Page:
The RNID (Royal National Institute For The Deaf) have an excellent website full of information and advice. Here’s a great example of their really useful content, some tips for communicating with a person who is deaf or who has hearing impairment.
People who are deaf or have hearing loss have individual communication needs and you should ask someone how best you can communicate with them. Not every tip below will be appropriate for every person who is deaf or has hearing loss.
Re-phrase what you said
If someone doesn’t understand you, repeat what you said or phrase it differently, use plain language.
Face the person you’re speaking to
Make sure you are facing the person you are talking to and speak clearly – avoid shouting, speaking too fast or unnecessarily slow.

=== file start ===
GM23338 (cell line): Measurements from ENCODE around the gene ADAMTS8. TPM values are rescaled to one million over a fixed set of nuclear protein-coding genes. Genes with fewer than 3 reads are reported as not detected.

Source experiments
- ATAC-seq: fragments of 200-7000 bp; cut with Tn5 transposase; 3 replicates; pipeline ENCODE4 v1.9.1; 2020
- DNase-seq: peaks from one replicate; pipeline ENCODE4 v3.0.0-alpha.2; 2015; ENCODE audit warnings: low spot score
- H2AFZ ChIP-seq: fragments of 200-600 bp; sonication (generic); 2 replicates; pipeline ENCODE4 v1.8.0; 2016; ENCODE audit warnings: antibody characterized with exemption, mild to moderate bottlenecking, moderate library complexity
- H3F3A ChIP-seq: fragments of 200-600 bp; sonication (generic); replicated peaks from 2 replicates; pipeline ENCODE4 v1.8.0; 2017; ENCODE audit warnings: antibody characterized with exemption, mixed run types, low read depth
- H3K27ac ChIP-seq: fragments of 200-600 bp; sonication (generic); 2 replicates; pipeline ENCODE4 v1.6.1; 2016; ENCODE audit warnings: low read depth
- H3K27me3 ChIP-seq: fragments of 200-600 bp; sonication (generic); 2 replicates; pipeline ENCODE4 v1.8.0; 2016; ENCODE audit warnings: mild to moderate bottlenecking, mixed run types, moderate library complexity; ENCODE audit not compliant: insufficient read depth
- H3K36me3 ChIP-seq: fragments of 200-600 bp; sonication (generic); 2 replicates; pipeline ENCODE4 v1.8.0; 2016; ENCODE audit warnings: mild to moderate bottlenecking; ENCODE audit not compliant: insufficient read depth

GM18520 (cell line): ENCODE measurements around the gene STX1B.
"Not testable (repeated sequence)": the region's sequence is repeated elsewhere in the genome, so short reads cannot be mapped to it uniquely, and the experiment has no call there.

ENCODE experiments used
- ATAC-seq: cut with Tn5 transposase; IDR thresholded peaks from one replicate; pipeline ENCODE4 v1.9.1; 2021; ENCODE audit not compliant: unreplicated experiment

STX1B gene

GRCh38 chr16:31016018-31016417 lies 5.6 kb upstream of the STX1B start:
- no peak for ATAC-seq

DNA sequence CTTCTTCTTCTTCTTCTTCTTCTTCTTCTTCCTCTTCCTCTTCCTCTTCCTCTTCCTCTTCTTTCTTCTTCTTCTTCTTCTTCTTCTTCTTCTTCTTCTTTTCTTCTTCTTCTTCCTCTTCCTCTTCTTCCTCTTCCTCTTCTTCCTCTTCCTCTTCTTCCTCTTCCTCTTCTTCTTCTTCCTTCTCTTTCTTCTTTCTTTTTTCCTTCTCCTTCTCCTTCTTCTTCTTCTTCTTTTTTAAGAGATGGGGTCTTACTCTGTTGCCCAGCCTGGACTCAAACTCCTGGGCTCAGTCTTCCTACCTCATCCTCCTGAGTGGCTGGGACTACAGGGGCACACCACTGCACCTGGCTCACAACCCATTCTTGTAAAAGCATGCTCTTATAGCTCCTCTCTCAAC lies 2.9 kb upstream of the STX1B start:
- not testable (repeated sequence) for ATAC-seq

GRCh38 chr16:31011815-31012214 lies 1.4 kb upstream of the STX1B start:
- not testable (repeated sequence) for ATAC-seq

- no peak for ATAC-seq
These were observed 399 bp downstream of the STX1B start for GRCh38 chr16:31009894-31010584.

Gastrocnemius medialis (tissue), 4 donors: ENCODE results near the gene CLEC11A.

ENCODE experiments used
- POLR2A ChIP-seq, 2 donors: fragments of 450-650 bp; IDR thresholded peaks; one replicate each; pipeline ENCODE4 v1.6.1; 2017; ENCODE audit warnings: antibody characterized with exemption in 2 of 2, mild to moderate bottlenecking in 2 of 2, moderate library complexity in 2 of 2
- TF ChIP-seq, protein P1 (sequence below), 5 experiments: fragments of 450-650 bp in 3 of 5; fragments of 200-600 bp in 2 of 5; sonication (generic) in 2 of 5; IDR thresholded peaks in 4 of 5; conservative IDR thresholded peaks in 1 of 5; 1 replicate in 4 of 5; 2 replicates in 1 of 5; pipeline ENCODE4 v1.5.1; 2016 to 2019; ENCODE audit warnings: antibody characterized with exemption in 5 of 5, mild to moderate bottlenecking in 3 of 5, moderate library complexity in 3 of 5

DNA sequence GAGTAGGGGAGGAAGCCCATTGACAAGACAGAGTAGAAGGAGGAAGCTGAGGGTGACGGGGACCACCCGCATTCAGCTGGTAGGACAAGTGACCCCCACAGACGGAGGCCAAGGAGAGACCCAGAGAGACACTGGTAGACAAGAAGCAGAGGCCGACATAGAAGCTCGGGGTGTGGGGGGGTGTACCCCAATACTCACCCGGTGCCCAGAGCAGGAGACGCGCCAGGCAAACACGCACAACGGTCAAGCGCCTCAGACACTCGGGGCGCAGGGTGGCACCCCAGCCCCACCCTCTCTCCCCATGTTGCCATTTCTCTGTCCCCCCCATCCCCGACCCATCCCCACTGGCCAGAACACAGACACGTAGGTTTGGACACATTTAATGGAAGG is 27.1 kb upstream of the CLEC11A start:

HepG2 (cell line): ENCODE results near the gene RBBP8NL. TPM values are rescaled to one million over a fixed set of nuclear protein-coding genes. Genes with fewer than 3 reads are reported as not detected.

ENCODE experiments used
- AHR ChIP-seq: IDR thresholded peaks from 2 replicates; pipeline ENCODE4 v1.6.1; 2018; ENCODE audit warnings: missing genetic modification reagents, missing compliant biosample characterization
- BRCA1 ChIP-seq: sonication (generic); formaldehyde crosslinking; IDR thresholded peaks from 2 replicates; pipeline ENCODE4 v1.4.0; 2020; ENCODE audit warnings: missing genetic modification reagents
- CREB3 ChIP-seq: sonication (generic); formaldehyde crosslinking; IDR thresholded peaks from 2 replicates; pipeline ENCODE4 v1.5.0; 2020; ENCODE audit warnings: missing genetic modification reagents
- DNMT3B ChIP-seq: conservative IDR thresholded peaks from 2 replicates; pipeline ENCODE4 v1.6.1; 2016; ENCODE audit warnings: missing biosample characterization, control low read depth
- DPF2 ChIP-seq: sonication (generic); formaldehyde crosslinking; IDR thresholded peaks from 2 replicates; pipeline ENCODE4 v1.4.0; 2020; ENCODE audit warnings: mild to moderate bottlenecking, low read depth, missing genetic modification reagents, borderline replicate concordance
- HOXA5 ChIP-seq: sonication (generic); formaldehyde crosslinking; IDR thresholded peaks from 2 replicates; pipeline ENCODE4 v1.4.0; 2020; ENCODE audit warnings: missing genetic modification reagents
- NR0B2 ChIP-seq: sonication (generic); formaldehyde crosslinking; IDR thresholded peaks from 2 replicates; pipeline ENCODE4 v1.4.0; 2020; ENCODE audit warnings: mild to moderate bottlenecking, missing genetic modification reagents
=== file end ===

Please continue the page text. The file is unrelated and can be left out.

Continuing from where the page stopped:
Ask for the person’s communication preferences
Always ask what each person’s preferences are and if they need communication support. For example, even if someone’s using a hearing aid, ask if they need to lipread you.
Use an interpreter
You should always follow the advice of the person with communication needs. If that’s booking an interpreter or speaking to a friend or relative.
Write it down
Use pen on paper, text on device screens, or whiteboards to write what you want to say.
Get their full attention
Use simple gestures such as pointing or waving to get someone’s attention.
Reduce background noise
In a noisy place, move to a quieter area if possible.
Speak clearly and not too slowly. Use normal lip movements, facial expressions and gestures.
Find the right place
For longer chats, find a place to talk with good lighting, away from noise and distractions.
Speak at an appropriate volume
Keep your voice down: it’s uncomfortable for a hearing aid user if you shout, and it can look and feel aggressive.
Get to the point
Use plain language and don’t waffle.
Make it easy for people to lipread
Don’t cover your mouth when speaking. (If you’re wearing a mask, pull it down to speak but keep a distance).